Her baby lived for two minutes after birth, and she has no regrets rejecting abortion

'In her last moments, with one eye open, she stared right up into mine, holding her daddy's finger, and listening to the sound she knew best, my heartbeat.'
Tue Feb 12, 2019 - 6:57 pm EST
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February 12, 2019 (Society for the Protection of Unborn Children) — A mother whose baby was diagnosed with a life-limiting condition in the womb has spoken out about how rejecting abortion gave her and her partner precious memories with their daughter.

The story of baby Freya and her brave young parents Erin O'Hara (24) and Jamie McCormick (23) gained media attention in October, when Erin spoke out about their decision to carry Freya to term, despite the devastating diagnosis of untreatable anencephaly. The couple, from Limavady, Northern Ireland, received messages of love and support from around the world. 

"I would do it all again in a heartbeat"

Now, Erin has revealed that her daughter Freya Anne O'Hara-McCormick lived for two minutes outside the womb after she was born eight weeks premature on 7 December 2018.

Due to little Freya's condition her mother faced complications during her pregnancy and was in pain in the later stages. "The pain was awful, but I would do it all again in a heartbeat, if it meant I would get to see Freya again," Erin said.

The grieving mother also revealed how she shared the precious minutes of her daughter's life. "She was absolutely perfect in every way, just 2lb 4oz of pure joy," she said. "We would have given anything to have her longer, but I am glad that she didn't suffer and she passed away peacefully.

"In her last moments, with one eye open, she stared right up into mine, holding her daddy's finger, and listening to the sound she knew best, my heartbeat. I will hold that memory of her with me forever."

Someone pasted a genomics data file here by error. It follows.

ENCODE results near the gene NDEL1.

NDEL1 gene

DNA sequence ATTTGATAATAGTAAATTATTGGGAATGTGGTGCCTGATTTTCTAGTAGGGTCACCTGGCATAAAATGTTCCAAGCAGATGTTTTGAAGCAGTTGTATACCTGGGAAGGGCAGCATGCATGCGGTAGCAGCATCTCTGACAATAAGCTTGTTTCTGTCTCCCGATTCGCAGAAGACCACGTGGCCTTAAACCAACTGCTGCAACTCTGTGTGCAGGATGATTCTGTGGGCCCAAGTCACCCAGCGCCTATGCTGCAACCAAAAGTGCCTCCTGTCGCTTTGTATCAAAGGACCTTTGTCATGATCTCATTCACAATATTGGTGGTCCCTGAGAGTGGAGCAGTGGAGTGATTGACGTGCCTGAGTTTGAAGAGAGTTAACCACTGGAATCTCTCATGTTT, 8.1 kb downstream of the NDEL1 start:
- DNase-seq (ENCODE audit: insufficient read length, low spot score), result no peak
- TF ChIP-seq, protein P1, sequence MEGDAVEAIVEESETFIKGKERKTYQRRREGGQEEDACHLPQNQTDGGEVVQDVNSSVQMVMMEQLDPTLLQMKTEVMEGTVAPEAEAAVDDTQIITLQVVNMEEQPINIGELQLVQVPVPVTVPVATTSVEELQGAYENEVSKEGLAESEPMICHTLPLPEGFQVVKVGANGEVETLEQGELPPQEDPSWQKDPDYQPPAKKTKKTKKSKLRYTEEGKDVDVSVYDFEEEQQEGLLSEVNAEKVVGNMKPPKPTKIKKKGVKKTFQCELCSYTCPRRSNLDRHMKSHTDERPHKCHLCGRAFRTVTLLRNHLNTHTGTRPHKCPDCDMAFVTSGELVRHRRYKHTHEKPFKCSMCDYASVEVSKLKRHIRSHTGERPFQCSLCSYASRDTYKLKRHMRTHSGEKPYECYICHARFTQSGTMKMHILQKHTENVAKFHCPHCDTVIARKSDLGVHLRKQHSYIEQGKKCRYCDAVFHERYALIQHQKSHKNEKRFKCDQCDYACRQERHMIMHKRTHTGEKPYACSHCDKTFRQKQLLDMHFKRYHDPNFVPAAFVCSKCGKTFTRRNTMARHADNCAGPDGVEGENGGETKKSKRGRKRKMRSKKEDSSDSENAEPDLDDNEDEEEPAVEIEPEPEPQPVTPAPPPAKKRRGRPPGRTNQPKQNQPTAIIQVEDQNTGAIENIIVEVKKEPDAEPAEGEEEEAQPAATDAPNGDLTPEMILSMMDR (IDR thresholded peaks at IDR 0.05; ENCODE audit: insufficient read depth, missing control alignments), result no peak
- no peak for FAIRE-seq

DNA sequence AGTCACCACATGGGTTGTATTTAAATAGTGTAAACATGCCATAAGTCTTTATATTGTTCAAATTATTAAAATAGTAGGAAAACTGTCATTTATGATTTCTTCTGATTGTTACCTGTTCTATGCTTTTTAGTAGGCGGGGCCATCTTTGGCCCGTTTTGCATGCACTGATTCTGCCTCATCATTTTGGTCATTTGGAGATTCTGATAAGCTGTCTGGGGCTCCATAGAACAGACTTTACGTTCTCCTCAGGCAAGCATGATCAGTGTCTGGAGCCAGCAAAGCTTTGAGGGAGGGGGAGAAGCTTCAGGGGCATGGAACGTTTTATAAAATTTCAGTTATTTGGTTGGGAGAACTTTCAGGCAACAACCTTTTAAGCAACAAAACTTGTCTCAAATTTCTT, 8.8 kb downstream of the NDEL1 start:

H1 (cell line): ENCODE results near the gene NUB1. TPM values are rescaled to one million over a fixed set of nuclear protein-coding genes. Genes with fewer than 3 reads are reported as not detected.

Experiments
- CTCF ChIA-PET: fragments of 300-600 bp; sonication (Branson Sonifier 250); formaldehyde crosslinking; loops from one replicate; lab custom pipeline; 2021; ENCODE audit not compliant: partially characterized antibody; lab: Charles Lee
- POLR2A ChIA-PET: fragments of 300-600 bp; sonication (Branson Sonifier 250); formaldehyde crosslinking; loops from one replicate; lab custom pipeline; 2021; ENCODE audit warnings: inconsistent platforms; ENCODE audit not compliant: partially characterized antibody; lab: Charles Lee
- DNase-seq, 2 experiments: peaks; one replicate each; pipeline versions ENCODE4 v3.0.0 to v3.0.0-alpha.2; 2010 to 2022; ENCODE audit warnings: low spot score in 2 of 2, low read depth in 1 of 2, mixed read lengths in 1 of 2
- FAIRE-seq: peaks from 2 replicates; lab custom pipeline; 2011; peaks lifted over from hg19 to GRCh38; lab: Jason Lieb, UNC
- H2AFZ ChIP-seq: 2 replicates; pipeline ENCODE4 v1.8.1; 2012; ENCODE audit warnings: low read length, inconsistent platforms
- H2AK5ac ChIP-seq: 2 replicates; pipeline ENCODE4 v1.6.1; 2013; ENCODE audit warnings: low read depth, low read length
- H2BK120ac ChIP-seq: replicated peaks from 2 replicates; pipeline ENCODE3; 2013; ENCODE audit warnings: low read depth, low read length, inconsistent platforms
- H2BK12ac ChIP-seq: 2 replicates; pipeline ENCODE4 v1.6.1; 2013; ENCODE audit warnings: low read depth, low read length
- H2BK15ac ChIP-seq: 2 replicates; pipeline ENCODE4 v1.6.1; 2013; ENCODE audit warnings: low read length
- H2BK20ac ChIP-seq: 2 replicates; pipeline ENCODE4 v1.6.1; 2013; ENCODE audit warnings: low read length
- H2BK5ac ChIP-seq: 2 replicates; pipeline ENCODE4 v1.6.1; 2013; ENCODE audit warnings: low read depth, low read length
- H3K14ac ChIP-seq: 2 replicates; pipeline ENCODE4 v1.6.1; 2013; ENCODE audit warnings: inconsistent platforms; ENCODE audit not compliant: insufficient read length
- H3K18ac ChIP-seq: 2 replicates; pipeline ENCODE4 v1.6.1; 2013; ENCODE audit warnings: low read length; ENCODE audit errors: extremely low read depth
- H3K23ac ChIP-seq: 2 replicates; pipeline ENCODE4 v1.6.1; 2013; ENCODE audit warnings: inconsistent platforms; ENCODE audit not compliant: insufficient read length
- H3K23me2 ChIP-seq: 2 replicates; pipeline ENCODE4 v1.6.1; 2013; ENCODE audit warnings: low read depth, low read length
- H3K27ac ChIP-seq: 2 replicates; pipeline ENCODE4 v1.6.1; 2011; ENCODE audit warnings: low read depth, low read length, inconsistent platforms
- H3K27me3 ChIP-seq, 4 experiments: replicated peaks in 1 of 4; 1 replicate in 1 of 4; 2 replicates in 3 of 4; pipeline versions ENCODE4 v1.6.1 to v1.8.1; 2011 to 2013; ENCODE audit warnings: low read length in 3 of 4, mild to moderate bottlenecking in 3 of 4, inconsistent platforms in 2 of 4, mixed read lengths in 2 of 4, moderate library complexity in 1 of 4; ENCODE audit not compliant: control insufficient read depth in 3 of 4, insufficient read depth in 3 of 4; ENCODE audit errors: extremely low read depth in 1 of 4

Finding closure

Erin says that abortion was never an option for her and Jamie, even when they were told that there was no chance their baby daughter would survive. "Jamie and I have been utterly distraught since Freya's diagnosis a month ago and it has been undeniably difficult to come to terms with," she said in October. "People told me termination was an option, but we couldn't do it. We want this wee baby more than anything in the world and we will love this wee baby, no matter what."

There has been much discussion of abortion in the case of a life-limiting diagnosis (generally cruelly and inaccurately referred to as a "fatal foetal abnormality"), especially in the light of the court case claiming that Northern Ireland breached the human rights of Sarah Ewart, who travelled to England for an abortion when she learned her baby would not survive. However, many studies show that almost all women do not regret carrying a baby with a life-limiting condition to term, and that abortion in these cases leads to less positive outcomes (Prof John Wyatt spoke very movingly on this at a SPUC conference). 

Erin would agree with this, saying on Facebook that the decision to carry to term was the best she'd ever made, and how it helped them cope with their loss. "We had spent the whole pregnancy getting ready to meet this little human being, half of me and half of Jamie, and because of that we owed it to ourselves and to her to meet her and get that much-needed closure," she said.

Parents needs to know there is support available

Freya's life and story also highlight the importance of providing proper support to parents who get this tragic news. "When we were given our diagnosis we were told on at least four occasions that we could have a termination — but there was a lot less information about the perinatal care that was available to us and that's something I can't get over," Erin said. "I do feel that if other mothers knew what care was out there, maybe it would make a difference."

The family were helped by Every Life Counts, a support network for families whose child is diagnosed with a life-limiting condition. Hopefully the life of baby Freya and the witness of her family will inspire people to support initiatives like this, rather than pushing for abortion.

Published with permission from the Society for the Protection of Unborn Children.

  anencephaly, culture of life

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